First Lt. Adam Coyne of the 374th Contracting Squadron at Yokota Air Base, Japan, holds his daughter, Emily, while his wife, Misa, looks on. Coyne is deploying in support of Operation Enduring Freedom.

First Lt. Adam Coyne of the 374th Contracting Squadron at Yokota Air Base, Japan, holds his daughter, Emily, while his wife, Misa, looks on. Coyne is deploying in support of Operation Enduring Freedom. (Warren Comer / Courtesy of U.S. Air Force)

YOKOTA AIR BASE, Japan — About 280 troops from Misawa and Yokota air bases left Wednesday for various locations in Southwest Asia to support operations Iraqi Freedom and Enduring Freedom in the global war on terrorism, Yokota officials said.

A plane carrying almost 130 airmen from Misawa stopped at Yokota, where the base leadership joined family, friends and co-workers in saying farewell to the 150 deploying servicemembers from the 374th Airlift Wing.

It’s part of a scheduled rotation within the Air Force’s Aerospace Expeditionary Force cycle. Wednesday’s dispatch represented roughly half of Yokota’s 300-troop commitment in AEF 3 and 4 — which is being carried out in waves this month. Forty personnel took off Jan. 3 for the Central Command’s area of responsibility.

“They’re heading to locations surrounding and in Iraq and Afghanistan,” said 1st Lt. Warren Comer, a 374th Airlift Wing spokesman. “This is the largest group we have going out there.”

Personnel from several squadrons and agencies were among those leaving Wednesday, including from civil engineering, communications, mission support, wing staff, medical, logistic readiness, maintenance, aircraft maintenance, operational support, air postal, comptroller, weather, security forces, contracting and services units.

The Air Force’s deployment lengths range from three months to four months.

“I’m proud of all the airmen at Yokota who sacrifice so much to make the world a better place,” said Col. Doug Kreulen, the 374th Airlift Wing commander, at Wednesday’s send-off. “We’re proud that they’re representing all of us here at Yokota, but anxious for their quick return to their families and friends.”

Before departing, the Yokota contingent had a lengthy wait in Building 400, which sits next to the base’s flightline. For some, the waiting merely heightened emotions.

Alishea Royse, with daughters Azzy, 8, and Madalyn, 7, sitting nearby, fought tears throughout the day as her husband, Senior Airman Rob Royse of the 374th Logistics Readiness Squadron, prepared to get on the plane. He’s making his third career deployment, but this is his first to Iraq.

“It’s going to be harder for her,” he said. “She’s been through this before, but it’s the first time I’ll be in any kind of danger. Normally, we’re back in the States and they’ll go home. This’ll be the first time away from all our family.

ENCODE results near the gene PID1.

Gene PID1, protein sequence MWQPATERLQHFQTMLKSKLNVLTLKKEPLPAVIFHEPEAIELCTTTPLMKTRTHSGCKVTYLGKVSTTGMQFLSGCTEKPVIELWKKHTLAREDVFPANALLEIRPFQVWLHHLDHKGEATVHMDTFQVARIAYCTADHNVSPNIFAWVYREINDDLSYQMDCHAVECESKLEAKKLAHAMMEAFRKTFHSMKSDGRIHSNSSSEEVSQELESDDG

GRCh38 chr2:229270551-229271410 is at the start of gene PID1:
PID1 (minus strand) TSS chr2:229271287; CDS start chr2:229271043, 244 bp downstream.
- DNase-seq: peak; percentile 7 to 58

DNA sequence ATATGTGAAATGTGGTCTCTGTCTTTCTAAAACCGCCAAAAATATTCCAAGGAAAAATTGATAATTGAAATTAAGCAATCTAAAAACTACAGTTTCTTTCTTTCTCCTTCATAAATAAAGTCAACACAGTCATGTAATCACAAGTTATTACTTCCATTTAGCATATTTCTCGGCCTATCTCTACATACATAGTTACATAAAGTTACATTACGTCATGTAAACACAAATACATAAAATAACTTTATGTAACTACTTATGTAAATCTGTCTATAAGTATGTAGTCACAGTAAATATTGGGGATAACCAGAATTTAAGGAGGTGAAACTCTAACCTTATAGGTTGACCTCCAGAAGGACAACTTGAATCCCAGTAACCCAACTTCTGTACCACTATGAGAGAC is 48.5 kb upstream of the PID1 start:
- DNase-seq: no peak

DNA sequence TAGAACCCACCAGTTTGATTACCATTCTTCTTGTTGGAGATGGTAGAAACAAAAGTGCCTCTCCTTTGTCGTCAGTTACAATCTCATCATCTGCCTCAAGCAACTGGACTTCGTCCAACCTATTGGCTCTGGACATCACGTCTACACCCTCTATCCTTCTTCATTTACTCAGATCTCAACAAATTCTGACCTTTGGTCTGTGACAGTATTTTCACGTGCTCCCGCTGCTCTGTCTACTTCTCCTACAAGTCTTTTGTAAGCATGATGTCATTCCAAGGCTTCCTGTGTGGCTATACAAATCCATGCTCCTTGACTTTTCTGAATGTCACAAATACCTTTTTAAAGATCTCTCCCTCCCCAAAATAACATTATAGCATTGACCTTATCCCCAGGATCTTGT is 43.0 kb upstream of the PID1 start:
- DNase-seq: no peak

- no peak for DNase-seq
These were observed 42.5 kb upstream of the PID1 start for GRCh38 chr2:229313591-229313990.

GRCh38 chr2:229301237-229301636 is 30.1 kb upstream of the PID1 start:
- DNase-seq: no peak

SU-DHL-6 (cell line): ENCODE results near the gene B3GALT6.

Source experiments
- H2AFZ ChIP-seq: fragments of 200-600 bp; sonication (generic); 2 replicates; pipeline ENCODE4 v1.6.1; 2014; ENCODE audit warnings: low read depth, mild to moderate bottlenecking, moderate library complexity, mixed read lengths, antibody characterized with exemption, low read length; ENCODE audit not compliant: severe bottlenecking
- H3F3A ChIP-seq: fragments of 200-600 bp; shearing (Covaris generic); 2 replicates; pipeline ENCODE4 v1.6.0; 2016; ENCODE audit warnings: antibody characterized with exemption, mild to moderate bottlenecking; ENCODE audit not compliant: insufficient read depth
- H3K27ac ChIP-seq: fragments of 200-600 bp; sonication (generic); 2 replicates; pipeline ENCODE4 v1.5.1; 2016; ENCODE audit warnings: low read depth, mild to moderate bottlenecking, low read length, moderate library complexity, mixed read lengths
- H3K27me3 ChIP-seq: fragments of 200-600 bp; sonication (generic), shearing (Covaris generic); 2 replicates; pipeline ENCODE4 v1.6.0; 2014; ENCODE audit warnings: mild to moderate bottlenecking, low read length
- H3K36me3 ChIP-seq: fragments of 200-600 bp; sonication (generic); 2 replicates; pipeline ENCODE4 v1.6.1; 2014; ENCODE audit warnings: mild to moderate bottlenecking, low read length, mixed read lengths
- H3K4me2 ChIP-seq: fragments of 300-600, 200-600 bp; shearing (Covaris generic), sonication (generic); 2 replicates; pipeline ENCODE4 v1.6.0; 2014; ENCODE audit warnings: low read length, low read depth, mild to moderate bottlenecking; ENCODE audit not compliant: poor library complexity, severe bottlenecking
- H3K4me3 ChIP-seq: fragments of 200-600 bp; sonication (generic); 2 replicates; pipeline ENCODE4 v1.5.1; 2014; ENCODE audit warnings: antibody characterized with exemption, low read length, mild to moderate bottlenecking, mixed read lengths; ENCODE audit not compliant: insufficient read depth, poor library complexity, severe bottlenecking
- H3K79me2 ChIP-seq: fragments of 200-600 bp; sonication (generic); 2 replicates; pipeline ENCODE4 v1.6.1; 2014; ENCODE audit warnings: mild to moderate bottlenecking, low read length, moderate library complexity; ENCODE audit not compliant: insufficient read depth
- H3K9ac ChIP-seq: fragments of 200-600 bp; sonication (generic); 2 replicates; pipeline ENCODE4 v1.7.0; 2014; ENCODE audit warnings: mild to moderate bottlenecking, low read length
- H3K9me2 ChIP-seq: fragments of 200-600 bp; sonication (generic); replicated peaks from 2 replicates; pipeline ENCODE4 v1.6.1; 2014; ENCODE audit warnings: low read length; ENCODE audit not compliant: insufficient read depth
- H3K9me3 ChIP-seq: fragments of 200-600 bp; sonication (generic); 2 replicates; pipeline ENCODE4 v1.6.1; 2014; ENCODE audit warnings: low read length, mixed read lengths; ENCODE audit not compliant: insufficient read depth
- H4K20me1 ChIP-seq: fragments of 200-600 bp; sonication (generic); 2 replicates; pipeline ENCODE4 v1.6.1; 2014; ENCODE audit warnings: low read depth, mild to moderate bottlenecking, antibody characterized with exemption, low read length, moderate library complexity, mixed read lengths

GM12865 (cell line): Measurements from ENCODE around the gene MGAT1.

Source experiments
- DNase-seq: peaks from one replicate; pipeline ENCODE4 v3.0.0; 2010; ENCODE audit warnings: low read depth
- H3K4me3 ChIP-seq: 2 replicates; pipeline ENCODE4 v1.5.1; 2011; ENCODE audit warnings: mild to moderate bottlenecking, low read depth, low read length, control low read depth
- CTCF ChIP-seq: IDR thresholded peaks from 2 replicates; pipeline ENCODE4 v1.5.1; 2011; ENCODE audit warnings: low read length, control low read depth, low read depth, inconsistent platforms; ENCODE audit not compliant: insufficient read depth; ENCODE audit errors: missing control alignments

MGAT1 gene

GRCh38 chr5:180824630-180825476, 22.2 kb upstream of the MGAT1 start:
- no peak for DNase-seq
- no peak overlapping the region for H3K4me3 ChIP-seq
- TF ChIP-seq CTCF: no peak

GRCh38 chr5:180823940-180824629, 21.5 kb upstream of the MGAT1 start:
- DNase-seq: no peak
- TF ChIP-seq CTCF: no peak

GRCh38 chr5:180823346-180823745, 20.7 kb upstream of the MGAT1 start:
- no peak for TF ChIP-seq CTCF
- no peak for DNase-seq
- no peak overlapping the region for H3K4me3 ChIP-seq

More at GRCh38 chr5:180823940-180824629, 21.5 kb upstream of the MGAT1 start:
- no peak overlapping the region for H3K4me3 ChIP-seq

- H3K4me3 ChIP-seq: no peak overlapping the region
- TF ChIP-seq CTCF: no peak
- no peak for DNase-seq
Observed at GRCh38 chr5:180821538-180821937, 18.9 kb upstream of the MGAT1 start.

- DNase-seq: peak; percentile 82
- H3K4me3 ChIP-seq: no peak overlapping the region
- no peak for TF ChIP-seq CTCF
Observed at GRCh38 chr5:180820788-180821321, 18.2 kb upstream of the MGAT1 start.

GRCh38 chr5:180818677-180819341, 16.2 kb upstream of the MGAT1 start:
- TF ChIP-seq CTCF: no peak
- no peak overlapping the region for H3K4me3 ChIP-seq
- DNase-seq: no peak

“Being away from them is going to be pretty rough, but I guess it’s for the best. It’s part of the job.”

Senior Airman Patrick Sullivan of the 374th Maintenance Squadron was gearing up for his first deployment of any kind.

“I’m kinda nervous, leaving these two,” he said, pointing to wife Cassandra and their 6-month-old daughter, Senora. “The toughest part is leaving them behind.”

Cassandra Sullivan, also a senior airman with the 374th Maintenance Squadron, said being active-duty herself makes the separation a little easier.

“He can talk to me in technical terms and I know what he’s saying,” she added. “But it’s going to be hard mostly because [Senora] is so young and I’ll be raising her by myself. She won’t remember much. She’ll kinda sense that he’s gone but then he’ll come back and everything will be OK.”

Master Sgt. Jo Bradshaw and Airman 1st Class Jennifer Cain, both supply personnel with the 374th Civil Engineer Squadron, were making their first trips downrange as well. Both single, they went through Wednesday’s sendoff without any family members.

“It’s easier that way,” Bradshaw said. “If I had kids and a husband here, it would probably be much harder.

“It’s my first deployment actually, but they said it’ll be easier than the unit’s last one. We’re going to a little safer area. But the [Iraqi] election is coming up, so I don’t really know what to expect.”

Added Cain: “Work is going to be more challenging. The election is coming up, so we’ll be busier. I think I’ll get more nervous the closer we get to loading the plane. Right now, I’m OK.”

Staff Sgt. Laurie Villacorta of the 374th Logistics Readiness Squadron hugged husband Max inside Building 400’s hangar as she prepared for a final goodbye.

“Usually I get to go, or we get sent at the same time,” said Max Villacorta, a technical sergeant with the logistics readiness squadron. “We’re in the same AEF bucket. I just wasn’t picked this time.”

Laurie Villacorta said this marks the couple’s third time apart because of deployments.

“It’ll be tough but it gets easier with each one,” she said. “It’s still hard, but I guess you could say we’ve developed our coping skills a little better.”

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